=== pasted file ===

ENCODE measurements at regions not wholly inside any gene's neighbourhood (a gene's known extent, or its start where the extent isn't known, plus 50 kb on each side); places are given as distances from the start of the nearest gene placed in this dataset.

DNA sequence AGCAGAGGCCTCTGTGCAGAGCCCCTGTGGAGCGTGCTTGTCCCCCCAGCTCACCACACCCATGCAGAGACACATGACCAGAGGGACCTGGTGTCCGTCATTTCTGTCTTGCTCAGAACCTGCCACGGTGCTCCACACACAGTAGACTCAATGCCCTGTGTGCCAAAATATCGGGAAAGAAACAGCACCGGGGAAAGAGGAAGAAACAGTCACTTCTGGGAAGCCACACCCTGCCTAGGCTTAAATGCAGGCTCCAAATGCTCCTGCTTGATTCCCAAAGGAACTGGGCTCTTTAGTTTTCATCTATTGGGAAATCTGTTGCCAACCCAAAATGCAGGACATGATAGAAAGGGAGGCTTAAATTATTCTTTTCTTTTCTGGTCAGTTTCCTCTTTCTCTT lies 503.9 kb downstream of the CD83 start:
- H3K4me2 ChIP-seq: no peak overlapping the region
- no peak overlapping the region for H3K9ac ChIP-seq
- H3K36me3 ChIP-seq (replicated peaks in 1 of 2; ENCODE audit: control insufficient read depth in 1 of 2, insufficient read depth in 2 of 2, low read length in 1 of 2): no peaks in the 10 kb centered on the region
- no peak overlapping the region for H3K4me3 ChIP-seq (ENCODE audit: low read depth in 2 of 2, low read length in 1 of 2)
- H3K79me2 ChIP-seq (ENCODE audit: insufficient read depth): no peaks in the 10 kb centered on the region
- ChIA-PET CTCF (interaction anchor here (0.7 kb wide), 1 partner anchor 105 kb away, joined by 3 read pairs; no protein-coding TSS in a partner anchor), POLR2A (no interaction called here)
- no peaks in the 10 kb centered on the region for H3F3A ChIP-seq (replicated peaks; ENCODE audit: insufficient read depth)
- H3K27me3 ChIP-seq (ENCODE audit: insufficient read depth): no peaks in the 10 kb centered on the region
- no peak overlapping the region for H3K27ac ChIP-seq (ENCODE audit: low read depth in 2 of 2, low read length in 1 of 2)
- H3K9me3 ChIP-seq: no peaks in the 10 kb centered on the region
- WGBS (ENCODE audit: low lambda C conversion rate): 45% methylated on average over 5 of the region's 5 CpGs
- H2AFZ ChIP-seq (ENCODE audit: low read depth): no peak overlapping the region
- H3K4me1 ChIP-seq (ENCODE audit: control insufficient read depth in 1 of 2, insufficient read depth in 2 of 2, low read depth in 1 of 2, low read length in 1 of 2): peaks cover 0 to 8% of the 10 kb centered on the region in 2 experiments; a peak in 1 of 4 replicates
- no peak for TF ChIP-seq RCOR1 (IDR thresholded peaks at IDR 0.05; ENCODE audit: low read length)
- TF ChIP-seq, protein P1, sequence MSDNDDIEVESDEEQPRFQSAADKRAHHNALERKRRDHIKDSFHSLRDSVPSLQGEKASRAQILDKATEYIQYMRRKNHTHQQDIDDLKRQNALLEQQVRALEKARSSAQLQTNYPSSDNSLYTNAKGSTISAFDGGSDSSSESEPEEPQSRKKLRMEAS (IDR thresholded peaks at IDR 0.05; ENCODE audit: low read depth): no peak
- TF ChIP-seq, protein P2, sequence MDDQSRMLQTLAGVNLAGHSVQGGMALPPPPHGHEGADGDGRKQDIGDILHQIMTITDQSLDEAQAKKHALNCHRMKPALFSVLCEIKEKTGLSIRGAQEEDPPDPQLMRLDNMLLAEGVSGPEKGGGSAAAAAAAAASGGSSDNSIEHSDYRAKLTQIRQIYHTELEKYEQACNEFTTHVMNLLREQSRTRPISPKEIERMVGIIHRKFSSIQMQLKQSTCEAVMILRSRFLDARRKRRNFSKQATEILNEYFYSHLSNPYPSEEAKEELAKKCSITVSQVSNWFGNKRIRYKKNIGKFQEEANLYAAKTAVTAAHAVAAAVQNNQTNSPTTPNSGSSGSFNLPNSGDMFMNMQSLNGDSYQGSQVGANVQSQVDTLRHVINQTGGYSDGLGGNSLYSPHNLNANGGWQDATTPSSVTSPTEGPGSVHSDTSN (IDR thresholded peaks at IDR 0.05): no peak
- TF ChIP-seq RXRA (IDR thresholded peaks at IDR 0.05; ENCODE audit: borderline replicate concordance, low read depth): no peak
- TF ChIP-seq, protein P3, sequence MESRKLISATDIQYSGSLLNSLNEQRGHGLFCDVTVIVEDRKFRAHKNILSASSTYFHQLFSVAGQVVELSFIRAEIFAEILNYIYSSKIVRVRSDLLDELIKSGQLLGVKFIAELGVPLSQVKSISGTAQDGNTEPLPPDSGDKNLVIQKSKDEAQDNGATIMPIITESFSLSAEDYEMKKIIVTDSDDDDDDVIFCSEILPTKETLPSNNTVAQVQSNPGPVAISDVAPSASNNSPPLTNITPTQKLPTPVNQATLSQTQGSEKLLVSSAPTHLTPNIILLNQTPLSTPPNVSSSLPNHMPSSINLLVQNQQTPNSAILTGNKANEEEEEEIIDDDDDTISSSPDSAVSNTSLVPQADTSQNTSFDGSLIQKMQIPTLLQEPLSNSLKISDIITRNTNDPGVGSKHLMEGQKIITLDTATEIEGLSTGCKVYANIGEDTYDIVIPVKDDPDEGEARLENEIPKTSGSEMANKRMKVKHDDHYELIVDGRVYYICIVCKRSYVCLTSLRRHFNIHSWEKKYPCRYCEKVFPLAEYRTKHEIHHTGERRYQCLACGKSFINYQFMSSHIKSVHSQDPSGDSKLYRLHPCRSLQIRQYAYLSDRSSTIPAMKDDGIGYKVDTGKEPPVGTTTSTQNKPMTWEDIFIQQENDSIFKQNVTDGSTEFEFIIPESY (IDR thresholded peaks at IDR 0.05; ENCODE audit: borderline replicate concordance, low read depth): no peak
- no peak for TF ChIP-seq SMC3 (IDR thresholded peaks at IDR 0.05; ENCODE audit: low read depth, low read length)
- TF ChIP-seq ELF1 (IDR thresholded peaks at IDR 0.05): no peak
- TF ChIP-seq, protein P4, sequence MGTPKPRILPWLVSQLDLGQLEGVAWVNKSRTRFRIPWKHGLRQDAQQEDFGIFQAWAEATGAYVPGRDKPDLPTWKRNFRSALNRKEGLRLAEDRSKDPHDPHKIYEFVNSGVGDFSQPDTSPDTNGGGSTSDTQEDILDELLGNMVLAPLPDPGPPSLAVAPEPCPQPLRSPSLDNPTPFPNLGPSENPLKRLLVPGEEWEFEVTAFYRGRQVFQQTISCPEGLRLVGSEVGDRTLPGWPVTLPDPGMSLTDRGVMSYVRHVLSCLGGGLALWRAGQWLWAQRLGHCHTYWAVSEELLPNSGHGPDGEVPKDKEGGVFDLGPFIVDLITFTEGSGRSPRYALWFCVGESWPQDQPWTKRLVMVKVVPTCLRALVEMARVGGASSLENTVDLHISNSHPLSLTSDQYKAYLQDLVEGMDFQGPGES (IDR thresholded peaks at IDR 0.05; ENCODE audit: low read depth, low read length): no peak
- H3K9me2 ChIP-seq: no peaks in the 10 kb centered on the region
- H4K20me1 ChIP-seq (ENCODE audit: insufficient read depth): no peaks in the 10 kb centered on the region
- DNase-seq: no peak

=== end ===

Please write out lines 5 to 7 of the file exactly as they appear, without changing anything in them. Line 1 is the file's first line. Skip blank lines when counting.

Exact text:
- H3K36me3 ChIP-seq (replicated peaks in 1 of 2; ENCODE audit: control insufficient read depth in 1 of 2, insufficient read depth in 2 of 2, low read length in 1 of 2): no peaks in the 10 kb centered on the region
- no peak overlapping the region for H3K4me3 ChIP-seq (ENCODE audit: low read depth in 2 of 2, low read length in 1 of 2)
- H3K79me2 ChIP-seq (ENCODE audit: insufficient read depth): no peaks in the 10 kb centered on the region